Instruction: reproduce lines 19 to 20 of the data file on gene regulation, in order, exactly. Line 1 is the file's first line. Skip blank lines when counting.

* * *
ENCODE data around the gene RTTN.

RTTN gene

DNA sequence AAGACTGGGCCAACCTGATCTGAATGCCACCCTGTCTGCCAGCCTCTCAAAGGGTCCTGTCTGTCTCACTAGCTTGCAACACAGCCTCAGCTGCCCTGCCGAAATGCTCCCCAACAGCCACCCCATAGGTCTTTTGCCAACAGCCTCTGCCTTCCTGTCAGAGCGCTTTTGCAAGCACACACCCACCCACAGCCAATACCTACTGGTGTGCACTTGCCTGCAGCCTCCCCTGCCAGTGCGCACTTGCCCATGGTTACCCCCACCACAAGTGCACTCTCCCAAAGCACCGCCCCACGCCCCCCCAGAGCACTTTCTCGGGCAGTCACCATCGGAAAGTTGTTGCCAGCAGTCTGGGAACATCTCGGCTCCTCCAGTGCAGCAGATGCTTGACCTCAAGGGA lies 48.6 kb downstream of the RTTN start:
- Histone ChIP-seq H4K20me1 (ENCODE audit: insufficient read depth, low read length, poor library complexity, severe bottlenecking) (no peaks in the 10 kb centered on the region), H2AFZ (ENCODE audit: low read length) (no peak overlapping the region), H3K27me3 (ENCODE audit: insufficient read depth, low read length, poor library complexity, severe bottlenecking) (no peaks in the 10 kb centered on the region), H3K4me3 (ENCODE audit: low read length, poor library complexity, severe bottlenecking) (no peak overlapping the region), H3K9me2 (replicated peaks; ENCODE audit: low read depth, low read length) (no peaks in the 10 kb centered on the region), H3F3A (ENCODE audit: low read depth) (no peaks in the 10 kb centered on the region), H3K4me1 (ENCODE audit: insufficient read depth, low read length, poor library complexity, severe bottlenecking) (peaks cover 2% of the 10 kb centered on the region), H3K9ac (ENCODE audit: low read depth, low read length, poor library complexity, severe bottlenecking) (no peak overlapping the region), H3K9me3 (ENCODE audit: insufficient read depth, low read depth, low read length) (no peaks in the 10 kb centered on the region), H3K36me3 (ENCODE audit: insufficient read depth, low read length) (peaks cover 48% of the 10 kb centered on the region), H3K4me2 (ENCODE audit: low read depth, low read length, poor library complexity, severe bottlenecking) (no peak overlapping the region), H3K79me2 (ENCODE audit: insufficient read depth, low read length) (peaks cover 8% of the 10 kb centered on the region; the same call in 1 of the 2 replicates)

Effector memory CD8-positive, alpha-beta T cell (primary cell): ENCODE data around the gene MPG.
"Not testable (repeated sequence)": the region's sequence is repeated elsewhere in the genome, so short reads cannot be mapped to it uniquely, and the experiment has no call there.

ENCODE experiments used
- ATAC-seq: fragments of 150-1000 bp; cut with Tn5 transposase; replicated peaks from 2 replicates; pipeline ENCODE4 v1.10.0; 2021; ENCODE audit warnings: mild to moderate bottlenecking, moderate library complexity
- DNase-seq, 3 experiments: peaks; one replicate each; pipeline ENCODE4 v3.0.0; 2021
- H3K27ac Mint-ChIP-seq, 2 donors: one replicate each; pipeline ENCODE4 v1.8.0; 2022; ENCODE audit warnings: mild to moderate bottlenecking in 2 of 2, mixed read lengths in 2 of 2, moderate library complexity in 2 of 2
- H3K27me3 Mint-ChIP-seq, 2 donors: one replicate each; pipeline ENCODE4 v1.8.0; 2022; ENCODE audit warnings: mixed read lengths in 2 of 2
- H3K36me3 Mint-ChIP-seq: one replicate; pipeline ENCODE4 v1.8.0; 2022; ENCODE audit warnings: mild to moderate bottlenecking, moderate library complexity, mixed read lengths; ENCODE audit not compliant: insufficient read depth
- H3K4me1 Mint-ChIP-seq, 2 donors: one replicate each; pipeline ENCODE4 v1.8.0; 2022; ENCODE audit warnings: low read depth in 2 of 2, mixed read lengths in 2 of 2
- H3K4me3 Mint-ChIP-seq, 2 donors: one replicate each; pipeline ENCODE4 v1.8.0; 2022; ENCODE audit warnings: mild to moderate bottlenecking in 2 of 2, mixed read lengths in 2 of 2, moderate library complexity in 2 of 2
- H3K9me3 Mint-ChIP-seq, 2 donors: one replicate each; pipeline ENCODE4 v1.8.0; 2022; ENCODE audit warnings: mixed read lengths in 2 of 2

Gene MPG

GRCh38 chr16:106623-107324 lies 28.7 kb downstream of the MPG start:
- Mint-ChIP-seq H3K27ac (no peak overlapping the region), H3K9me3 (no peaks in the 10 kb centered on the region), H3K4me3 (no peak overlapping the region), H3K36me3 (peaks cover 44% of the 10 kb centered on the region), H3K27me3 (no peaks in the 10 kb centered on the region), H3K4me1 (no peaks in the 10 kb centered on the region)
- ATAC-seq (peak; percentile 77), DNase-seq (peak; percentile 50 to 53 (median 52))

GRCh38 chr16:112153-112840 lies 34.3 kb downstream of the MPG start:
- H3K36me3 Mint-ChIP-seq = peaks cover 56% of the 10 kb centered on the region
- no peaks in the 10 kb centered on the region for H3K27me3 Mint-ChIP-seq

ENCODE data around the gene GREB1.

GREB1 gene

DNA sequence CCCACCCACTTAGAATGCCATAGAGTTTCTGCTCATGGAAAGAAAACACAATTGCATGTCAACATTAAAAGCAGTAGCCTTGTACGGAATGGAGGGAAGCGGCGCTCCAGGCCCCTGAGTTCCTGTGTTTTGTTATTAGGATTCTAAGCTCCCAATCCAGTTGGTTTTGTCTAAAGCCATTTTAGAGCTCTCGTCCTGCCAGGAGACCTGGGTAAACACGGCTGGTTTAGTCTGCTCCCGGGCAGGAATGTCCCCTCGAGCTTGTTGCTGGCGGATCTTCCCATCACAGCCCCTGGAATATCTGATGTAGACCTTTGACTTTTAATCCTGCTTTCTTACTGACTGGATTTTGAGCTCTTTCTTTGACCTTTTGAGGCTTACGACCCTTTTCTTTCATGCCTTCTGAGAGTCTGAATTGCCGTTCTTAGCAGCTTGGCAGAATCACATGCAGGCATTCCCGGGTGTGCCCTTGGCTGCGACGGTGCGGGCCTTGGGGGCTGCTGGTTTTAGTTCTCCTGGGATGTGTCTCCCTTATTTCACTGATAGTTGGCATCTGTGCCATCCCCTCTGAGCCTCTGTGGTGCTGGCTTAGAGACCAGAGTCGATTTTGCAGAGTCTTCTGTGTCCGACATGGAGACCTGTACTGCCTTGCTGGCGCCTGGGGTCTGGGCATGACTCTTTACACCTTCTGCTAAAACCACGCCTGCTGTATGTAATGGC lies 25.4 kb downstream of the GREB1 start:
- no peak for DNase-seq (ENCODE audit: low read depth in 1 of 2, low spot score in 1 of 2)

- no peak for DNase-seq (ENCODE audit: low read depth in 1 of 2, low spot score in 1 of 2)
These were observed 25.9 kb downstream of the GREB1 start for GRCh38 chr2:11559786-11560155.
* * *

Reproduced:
- ATAC-seq (peak; percentile 77), DNase-seq (peak; percentile 50 to 53 (median 52))

GRCh38 chr16:112153-112840 lies 34.3 kb downstream of the MPG start: